Here are some photos from our hike. About 90% of these photo credits go to Peter!
On our way up the mountain we met a lot of 아줌마s and 아저씨s which I was not surprised about; young Koreans seem to not like hiking. A lot of the older Koreans we met really liked Peter because of his good Korean. They were usually super surprised at first and then wanted to continue to have a conversation with him. One even called him “이쁘라!” “pretty!” We also saw a ton of bees on our way up the mountain. Maybe it was the anti-mosquito bracelet I was wearing or the 과빼기 snacks in my bag, but the bees kept darting towards me. Here is a panoramic photo I was trying to take when all of the sudden at bee attacked.
Also on the way up was a 매점 (snack bar) at the 노고단 대피소 (rest area) which was a really pleasant surprise because we drank through our water much more quickly than we expected. It was clear skies for our hike and rather hot. Next to the 매점 were other hikers who brought up much more ornate picnics compared to our 김밥, which is like luxury food coming from the U.S. where we usually eat PB&Js at the top of mountains. But the other hikers brought ramen and fruit and sweet potatoes and even little pots to boil the ramen in. They also brought 막걸리 and were sharing it among all the hikers. That is one thing that I noticed with Korean hikers, compared to the U.S.; they share the food they bring up the mountain with even strangers. When I was hiking in Seoul Koreans would often offer me and my friends some of their 참외 or 사과 (melon or apple).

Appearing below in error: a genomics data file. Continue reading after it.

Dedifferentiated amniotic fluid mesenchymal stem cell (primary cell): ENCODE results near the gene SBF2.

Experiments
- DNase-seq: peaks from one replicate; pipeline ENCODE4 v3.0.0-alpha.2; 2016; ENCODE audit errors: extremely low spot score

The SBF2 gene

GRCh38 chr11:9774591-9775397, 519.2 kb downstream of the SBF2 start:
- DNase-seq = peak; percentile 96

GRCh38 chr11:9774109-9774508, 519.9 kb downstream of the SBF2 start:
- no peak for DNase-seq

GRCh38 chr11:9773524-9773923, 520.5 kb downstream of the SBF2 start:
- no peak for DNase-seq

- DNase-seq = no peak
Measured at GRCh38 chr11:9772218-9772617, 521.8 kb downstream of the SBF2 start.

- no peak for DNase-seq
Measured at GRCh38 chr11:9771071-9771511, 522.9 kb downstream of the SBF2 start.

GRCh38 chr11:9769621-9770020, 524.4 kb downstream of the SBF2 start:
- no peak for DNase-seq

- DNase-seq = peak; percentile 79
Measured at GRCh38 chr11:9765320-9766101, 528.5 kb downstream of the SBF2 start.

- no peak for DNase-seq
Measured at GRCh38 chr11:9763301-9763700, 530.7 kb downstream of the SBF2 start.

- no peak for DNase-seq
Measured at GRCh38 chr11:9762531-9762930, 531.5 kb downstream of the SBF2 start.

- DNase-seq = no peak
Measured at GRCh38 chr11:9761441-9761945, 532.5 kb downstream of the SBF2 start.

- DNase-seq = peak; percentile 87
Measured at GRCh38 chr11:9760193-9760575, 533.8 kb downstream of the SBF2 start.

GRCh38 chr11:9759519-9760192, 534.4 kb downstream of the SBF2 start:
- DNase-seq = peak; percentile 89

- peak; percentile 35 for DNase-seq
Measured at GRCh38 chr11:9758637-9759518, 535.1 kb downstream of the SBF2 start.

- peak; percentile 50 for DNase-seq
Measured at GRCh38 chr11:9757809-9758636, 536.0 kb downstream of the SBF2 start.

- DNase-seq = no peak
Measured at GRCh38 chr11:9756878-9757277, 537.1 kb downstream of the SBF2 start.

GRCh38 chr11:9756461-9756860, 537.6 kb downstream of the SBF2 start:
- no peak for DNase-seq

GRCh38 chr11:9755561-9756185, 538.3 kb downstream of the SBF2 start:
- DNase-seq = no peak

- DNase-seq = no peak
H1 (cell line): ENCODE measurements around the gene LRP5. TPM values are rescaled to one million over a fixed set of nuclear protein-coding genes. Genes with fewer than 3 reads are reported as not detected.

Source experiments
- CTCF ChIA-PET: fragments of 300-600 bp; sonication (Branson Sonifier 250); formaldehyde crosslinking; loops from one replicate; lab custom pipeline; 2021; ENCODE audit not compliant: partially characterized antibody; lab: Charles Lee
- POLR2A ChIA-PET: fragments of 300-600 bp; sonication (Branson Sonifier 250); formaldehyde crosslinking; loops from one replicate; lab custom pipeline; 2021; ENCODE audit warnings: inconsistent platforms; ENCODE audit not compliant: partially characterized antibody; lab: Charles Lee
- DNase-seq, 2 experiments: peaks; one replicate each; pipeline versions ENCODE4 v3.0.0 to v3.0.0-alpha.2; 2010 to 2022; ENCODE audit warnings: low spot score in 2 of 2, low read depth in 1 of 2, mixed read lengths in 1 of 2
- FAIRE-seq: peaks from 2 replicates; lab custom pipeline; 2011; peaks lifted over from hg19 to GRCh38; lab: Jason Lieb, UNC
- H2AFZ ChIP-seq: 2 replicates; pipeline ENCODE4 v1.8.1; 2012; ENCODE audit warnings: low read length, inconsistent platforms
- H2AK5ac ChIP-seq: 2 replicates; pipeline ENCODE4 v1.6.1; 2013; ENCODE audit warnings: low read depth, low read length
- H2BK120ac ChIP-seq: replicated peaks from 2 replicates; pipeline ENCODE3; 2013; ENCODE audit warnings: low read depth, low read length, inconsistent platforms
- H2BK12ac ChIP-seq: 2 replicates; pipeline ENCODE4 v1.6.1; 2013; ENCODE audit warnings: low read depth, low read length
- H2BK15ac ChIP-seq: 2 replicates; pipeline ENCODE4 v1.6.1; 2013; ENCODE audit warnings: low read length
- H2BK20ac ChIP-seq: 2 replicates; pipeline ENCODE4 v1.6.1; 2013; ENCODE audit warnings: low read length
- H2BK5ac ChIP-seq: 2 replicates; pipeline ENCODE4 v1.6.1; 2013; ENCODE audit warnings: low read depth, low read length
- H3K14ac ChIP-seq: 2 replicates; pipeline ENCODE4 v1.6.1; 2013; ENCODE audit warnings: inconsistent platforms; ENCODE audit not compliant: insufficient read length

We then hiked up a little farther in the mountain to get these incredible views. We were there in perfect timing because about 20 minutes later the fog started to come in and the visibility drastically dropped.
To continue the tradition, Peter and I got ice cream at the end our hike. I got 뿡어빵 ice cream and he got the milkshake ice cream. The lady who sold us the ice cream kept saying that we looked very similar, like siblings (닮았어! 닮았어!), and that we should 결혼하세요 (get married).
Also before we left 구례 we toured around 화엄사 temple which is easily the prettiest temple I have ever seen in Korea. Because it is rather isolated there was like no one there. Usually when you visit a temple it is flooded with tourists. It was also memorable because it was nestled right in the mountains.
Soon the time to head home came and we walked back towards the base of the temple’s mountain to call for a taxi. On the way down we saw some couples swimming in the stream there and I would have joined if we did not have an hour and a half bus ride in front of us. At the stream we saw an interracial couple, which was very 신기해 (interesting) to see in such a rural area of Korea. The boyfriend was white and the girlfriend was Korean. We actually met them by the 매점 and at the 산정상 (peak of the mountain), so seeing them for a third time we now waved at each other.
Also on the way down we saw a giant beetle, yet again continuing the adventure of seeing giant animals on our hikes. First a killer asian hornet, then a snake, and not a beetle the size of my two thumbs combined. I wonder what is next!
That’s about it for that day… I really enjoyed the hike and talking with Peter. We honestly just kept talking for almost 11 hours, which I really can only do with a handful of really close friends. We talked about our friends back home (and how we somehow have all these weird friend connections), school, the government, our time in Korea, host families, bees (lol), and just a tooooon of other random little things which we would always ask each other how and why we started talking about that topic.
Hopefully before the next three weeks are over we can hike 월출산 which has this amazing bridge at the top between two peaks.